Restoring the Public Trust

The stripping of protected Vineyard conservation land to provide native plants for a private estate on the North Shore in West Tisbury has thrust the Sheriff’s Meadow Foundation — the venerable land trust founded by the late longtime editor of this newspaper who campaigned fearlessly for the preservation of the Vineyard environment — uncomfortably into the public eye.

Sheriff’s Meadow was asleep at the switch while an Island landscaper — no doubt blinded by the prospect of hundreds of thousands of dollars in income from a landowner for whom the money was a trifle — scraped and dug up two foundation preserves: the Caroline Tuthill Preserve in Edgartown and the Priscilla Hancock Meadow in Chilmark.

Removing small trees, brush cutting, burning and sheep grazing are well-accepted methods for restoring old meadows. But this was no light job. Trees and shrubs were dug up with abandon, using heavy equipment that left the land scarred and bare.

At the meadow restoration work site on the Tuthill Preserve, some one hundred and fifty acres at the entrance to Edgartown that is used by people who like to walk and enjoy the natural environment there, the topsoil is gone. The Hancock meadow is pockmarked with holes from shrub removal.

Adding a peculiar insult to injury, the plants that were taken grow in the outwash plain, which is marked by sandy, arid soils. The North Shore lies in the glacial moraine, replete with freshwater streams, beech and oak forest and clay soils. Given the two disparate environments, the transplanted trees and plants will need extra care, water and attention to survive, raising questions about the integrity of the landscape restoration project at the home of Dirk Ziff.

Native plants are the focus of growing attention on the Vineyard; the use of them is very much in vogue and demand is high as homeowners strive to create low-maintenance yards that require no pest management or irrigation. The Martha’s Vineyard Commission requires the use of native plants in landscaping for nearly all development projects, and provides a list of suggested plants.

That is a good thing. Many Island landscapers are knowledgeable about native plants and many also do good works, such as collecting seed from meadows and propagating plants from the seed. The process takes longer — but not so much longer — and the result is often more satisfactory, with sturdy, hardy plants grown from seed.

The late Polly Hill knew this and it was the basis for the beautiful arboretum in West Tisbury that bears her name.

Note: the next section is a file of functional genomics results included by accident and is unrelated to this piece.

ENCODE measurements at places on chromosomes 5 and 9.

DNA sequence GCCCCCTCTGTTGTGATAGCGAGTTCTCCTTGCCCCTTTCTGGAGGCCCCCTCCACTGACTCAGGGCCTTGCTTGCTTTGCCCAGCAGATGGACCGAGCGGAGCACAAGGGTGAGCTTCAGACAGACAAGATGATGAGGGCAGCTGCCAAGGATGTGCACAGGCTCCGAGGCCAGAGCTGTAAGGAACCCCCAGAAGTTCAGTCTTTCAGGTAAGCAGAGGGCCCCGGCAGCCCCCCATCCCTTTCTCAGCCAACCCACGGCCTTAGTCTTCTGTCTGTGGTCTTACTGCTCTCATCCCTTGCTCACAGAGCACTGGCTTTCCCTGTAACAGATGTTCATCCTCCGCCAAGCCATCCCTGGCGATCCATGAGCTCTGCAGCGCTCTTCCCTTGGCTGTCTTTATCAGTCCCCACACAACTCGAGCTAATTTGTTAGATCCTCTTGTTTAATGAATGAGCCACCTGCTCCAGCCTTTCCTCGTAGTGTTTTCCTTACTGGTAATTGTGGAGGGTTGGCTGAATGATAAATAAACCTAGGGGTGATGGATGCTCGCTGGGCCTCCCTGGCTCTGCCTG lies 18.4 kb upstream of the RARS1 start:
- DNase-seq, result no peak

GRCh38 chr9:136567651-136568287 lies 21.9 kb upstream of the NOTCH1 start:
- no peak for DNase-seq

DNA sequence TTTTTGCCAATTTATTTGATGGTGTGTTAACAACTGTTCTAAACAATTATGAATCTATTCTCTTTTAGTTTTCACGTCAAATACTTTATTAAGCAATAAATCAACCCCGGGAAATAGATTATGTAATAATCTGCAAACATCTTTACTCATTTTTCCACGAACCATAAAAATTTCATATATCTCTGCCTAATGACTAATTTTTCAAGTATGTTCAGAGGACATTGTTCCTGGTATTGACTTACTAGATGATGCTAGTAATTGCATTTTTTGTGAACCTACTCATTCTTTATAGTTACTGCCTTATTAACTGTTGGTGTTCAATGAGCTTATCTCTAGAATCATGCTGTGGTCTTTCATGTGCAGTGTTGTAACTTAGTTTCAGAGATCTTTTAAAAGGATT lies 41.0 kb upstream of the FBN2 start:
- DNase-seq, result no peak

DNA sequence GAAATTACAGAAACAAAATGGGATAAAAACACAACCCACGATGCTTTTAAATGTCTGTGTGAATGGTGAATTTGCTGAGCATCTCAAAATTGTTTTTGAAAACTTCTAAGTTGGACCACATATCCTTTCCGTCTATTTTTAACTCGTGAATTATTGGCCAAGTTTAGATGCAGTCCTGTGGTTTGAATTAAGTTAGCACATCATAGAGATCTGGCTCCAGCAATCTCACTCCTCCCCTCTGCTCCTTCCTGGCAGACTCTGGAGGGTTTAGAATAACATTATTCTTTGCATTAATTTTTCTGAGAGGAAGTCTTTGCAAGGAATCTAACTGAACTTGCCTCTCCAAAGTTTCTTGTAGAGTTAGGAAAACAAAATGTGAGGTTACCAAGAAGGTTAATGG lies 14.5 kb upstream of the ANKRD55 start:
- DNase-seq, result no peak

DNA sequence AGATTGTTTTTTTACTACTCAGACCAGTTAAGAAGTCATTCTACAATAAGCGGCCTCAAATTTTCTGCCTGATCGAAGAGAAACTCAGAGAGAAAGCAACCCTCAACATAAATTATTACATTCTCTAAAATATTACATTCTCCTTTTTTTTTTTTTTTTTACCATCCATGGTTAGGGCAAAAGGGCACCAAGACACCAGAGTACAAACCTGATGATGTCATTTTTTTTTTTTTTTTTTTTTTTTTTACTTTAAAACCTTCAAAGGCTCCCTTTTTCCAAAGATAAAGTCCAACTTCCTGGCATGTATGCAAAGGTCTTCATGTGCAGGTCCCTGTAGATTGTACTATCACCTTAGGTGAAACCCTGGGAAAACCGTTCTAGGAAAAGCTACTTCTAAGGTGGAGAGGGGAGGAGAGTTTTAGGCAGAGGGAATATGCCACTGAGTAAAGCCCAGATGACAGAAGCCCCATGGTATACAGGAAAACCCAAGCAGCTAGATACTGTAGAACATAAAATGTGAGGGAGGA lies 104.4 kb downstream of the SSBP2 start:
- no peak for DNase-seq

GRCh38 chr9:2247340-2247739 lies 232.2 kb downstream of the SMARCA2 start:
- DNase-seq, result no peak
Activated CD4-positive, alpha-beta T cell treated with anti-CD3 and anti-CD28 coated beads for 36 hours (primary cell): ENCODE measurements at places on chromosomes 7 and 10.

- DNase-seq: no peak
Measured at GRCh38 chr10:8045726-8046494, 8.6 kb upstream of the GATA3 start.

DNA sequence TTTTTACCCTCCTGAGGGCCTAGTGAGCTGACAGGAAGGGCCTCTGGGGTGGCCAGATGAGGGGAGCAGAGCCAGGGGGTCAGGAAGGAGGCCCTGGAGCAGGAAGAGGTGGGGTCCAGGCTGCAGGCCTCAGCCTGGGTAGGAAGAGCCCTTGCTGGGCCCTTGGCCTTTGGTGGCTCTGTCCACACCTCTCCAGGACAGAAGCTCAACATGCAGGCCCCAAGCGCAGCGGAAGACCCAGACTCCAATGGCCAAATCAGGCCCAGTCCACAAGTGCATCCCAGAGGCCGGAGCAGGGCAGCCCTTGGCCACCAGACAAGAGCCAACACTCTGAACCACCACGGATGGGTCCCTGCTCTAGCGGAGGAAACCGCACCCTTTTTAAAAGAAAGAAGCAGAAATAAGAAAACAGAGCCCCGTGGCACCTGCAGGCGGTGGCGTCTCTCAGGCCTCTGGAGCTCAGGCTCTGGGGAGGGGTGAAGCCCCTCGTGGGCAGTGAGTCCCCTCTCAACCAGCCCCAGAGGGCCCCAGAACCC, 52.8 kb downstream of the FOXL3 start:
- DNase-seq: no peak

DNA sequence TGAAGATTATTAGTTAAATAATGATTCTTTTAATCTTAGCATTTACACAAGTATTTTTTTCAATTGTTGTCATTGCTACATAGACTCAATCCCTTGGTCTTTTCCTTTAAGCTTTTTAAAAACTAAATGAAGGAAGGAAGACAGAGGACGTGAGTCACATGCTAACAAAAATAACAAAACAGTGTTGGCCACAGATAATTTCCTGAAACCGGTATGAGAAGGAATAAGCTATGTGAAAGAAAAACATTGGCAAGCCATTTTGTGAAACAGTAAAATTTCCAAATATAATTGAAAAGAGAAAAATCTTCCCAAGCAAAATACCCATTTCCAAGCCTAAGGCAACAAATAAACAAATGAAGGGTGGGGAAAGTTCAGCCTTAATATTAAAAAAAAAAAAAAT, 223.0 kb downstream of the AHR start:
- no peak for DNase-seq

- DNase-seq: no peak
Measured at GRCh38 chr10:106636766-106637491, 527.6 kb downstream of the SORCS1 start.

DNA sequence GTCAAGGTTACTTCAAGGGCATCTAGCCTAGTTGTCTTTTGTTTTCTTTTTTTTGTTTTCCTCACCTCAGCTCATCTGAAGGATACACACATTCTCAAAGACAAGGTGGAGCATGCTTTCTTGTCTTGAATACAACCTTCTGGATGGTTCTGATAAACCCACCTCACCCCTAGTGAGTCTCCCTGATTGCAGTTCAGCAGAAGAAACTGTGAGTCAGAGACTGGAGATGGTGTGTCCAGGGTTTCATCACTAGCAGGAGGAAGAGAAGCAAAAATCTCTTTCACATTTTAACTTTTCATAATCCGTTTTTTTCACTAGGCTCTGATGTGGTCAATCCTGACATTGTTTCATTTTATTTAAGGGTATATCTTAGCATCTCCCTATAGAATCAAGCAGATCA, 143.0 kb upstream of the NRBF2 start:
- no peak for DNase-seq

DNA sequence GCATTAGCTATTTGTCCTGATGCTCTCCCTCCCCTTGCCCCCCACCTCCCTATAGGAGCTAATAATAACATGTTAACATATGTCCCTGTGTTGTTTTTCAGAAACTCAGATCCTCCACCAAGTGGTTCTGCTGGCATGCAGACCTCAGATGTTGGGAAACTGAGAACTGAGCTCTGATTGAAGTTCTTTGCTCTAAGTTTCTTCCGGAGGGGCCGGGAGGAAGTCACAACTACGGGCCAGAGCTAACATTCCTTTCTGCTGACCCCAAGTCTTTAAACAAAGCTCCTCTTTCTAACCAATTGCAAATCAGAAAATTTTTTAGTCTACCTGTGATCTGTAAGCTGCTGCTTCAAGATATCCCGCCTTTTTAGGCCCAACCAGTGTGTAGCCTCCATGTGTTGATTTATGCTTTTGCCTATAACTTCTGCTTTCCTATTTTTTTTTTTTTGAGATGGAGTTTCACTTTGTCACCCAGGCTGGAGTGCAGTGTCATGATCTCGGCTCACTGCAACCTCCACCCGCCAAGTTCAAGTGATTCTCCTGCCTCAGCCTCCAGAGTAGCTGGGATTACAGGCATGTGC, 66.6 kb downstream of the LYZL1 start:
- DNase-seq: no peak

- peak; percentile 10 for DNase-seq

But using native plants in landscaping is akin to planting a garden and should not be confused with creating a habitat. A natural habitat is a complex, organic, living breathing thing that grows for many years, sometimes many centuries. It harbors different kinds of plants, grasses and critters including moths, butterflies and beetles. On the Vineyard some are endangered. When the plants are gone the animals are lost as well. The Nature Conservancy recognized this when it declared the sandplain grasslands in the Great Plains section of Edgartown one of the last forty great places on earth.

The habitat at the Tuthill preserve, a gift to Sheriff’s Meadow in the 1970s from the son of the late Caroline Tuthill, has been partially destroyed and will not recover for a number of years. Ditto for the Hancock meadow.

Sheriff’s Meadow has violated the trust of the families that generously gave their land and it has violated the public trust.

The foundation acknowledges that it made a mistake and has issued a public apology which is published on the Commentary Page in today’s edition. A long-held practice of allowing local landscapers to barter their services in exchange for taking out a few unwanted trees or shrubs clearly got out of control and will be halted — at least for now.

But the foundation should go further than that. Mr. Ziff’s landscape contractor — John Hoff, the owner of Oakleaf landscaping, who abused his privileges — should be barred from doing any work on Sheriff’s Meadow properties in the future.

Foundation executive director Adam Moore, who has only been on the job for two weeks, has pledged complete cooperation with the state Natural Heritage and Endangered Species Program to evaluate the damage and restore the land.

It may take longer to restore the public trust.